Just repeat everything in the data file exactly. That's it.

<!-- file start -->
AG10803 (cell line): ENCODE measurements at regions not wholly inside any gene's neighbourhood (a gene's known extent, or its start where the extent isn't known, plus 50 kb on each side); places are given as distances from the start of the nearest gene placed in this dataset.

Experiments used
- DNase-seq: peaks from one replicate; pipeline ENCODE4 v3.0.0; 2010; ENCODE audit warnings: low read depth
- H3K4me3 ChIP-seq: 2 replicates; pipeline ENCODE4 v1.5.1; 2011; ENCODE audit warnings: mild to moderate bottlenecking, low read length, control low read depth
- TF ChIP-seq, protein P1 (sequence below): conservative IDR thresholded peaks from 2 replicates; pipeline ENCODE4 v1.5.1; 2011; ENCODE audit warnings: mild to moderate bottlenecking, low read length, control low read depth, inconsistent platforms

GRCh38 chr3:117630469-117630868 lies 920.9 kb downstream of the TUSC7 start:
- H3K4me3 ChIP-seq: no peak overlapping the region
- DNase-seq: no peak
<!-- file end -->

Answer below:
AG10803 (cell line): ENCODE measurements at regions not wholly inside any gene's neighbourhood (a gene's known extent, or its start where the extent isn't known, plus 50 kb on each side); places are given as distances from the start of the nearest gene placed in this dataset.

Experiments used
- DNase-seq: peaks from one replicate; pipeline ENCODE4 v3.0.0; 2010; ENCODE audit warnings: low read depth
- H3K4me3 ChIP-seq: 2 replicates; pipeline ENCODE4 v1.5.1; 2011; ENCODE audit warnings: mild to moderate bottlenecking, low read length, control low read depth
- TF ChIP-seq, protein P1 (sequence below): conservative IDR thresholded peaks from 2 replicates; pipeline ENCODE4 v1.5.1; 2011; ENCODE audit warnings: mild to moderate bottlenecking, low read length, control low read depth, inconsistent platforms

GRCh38 chr3:117630469-117630868 lies 920.9 kb downstream of the TUSC7 start:
- H3K4me3 ChIP-seq: no peak overlapping the region
- DNase-seq: no peak